PayPal registered to offer crypto services in the UK, with restrictions

Payment giant PayPal has successfully registered with the United Kingdom’s Financial Conduct Authority (FCA) to offer crypto services in the country, according to the regulator’s website.

The registration, effective Oct. 31, allows PayPal to undertake certain crypto asset activities with the FCA’s permission.

Registered, but restricted

Despite PayPal’s registration, the payment processor still faces several restrictions in its crypto activities in the U.K.

Without the FCA’s permission, PayPal cannot onboard new customers or allow old ones to buy new crypto assets. The firm is also restricted from crypto stakings, DeFi activities, and initial coin offerings (ICO), amongst others.

Also, PayPal is restricted from expanding its current offering in crypto assets or operating “a machine which utilized the automated process to exchange crypto assets for money or money for crypto assets” without the FCA’s approval.

However, PayPal registration contrasts with the exit of numerous crypto firms from the country. Since the FCA’s crypto promotion regime became effective, several firms, including Binance, have exited the country due to compliance-related issues.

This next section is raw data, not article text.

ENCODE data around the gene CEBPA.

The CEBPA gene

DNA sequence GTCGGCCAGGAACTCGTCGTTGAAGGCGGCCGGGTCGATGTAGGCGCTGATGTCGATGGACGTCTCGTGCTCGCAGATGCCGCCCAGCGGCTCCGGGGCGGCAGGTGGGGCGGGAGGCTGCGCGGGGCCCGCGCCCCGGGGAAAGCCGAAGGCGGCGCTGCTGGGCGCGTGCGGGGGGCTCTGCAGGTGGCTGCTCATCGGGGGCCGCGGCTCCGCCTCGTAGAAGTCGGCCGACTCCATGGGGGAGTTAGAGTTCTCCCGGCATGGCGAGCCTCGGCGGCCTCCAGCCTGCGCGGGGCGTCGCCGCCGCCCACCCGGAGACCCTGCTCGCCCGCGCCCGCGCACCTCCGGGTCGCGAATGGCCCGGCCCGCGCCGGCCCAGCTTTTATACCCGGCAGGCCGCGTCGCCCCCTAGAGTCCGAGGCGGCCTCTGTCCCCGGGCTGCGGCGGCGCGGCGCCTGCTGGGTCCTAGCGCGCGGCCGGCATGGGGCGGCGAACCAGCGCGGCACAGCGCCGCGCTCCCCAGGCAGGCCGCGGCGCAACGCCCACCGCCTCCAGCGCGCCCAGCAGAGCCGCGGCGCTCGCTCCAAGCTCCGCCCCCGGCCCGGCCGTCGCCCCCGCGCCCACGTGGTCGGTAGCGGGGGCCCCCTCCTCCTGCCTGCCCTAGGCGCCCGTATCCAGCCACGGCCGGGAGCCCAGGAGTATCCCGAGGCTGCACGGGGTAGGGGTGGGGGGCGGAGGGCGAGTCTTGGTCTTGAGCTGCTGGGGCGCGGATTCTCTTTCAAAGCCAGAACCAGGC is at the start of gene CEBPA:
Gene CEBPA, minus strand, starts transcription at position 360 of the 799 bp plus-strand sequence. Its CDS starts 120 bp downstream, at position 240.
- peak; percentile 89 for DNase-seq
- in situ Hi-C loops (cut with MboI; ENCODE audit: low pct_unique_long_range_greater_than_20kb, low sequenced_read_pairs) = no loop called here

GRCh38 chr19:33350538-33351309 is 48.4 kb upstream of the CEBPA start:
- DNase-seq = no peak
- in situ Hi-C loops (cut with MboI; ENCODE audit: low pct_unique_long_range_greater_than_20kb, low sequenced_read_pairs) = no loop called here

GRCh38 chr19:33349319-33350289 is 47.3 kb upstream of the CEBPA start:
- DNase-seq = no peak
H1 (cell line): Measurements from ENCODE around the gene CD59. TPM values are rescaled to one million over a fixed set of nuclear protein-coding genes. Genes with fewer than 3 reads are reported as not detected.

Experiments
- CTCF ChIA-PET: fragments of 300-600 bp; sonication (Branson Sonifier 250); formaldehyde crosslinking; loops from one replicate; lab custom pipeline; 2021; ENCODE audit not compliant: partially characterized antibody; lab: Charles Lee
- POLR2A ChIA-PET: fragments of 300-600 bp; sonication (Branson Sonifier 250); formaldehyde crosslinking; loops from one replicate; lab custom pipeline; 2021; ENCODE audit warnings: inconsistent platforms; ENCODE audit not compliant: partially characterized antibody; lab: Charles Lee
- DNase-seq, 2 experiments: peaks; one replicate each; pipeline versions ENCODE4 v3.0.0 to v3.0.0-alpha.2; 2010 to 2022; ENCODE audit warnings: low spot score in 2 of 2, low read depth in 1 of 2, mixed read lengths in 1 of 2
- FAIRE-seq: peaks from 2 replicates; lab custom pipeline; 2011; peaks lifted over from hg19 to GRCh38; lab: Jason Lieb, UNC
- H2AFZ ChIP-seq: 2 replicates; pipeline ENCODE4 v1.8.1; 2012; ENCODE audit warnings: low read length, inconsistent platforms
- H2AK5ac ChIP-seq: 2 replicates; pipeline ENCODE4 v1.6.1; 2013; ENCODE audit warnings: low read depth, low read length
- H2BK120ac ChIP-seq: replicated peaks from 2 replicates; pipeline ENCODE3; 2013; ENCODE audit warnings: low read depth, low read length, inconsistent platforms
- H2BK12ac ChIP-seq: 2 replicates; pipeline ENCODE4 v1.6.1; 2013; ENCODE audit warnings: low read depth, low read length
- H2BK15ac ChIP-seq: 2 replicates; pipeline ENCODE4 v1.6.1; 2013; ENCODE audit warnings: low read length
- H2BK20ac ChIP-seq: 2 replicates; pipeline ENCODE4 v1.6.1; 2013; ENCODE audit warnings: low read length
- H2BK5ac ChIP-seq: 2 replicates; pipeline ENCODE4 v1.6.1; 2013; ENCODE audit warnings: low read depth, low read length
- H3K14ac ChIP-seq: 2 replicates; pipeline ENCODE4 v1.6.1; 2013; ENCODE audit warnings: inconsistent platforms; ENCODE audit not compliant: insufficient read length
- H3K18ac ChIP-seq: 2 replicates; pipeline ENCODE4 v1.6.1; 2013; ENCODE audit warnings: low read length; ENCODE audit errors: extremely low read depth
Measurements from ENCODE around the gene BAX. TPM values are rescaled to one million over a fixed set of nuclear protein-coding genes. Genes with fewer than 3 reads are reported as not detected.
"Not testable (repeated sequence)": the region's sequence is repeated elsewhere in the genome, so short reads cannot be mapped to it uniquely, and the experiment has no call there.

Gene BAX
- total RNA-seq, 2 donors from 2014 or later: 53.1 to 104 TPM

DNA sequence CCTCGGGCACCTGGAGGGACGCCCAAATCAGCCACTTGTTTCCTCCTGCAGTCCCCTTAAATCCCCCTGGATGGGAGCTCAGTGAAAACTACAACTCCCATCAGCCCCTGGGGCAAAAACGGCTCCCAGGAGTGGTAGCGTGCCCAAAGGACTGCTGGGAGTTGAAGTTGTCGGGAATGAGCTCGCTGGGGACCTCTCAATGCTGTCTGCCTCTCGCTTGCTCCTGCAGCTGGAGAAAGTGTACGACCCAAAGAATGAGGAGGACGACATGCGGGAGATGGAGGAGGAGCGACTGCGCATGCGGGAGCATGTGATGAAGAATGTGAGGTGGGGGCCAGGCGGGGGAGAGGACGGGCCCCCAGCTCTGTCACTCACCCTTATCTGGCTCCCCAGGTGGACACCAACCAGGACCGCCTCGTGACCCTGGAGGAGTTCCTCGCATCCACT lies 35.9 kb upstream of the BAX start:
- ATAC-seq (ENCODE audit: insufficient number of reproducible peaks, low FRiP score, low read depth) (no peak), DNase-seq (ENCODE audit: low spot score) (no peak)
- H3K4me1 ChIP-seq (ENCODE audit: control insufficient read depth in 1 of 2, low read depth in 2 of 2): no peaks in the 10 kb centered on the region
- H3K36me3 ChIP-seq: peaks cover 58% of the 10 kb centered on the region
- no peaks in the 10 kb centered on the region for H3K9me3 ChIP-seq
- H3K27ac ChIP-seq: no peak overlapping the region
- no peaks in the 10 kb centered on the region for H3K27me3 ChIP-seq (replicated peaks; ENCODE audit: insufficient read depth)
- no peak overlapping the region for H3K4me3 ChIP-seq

Notably, PayPal previously paused its services in Aug. as part of the compliance process.

U.K.’s crypto regulatory drive

On Oct. 31, the U.K. Treasury published a proposal on crypto regulation following its consultation process.

According to the proposal, the authorities intend to integrate crypto activities into the financial services regulation, meaning that all crypto-related firms will require authorization from the Financial Conduct Authority to operate in the country.

The document also noted that crypto firms must give the FCA full disclosure about specific activities.

Besides that, the U.K. parliament recently passed a bill that allows law enforcement agencies to confiscate cryptocurrency assets linked to criminal activities, including money laundering, fraud, and ransomware attacks.

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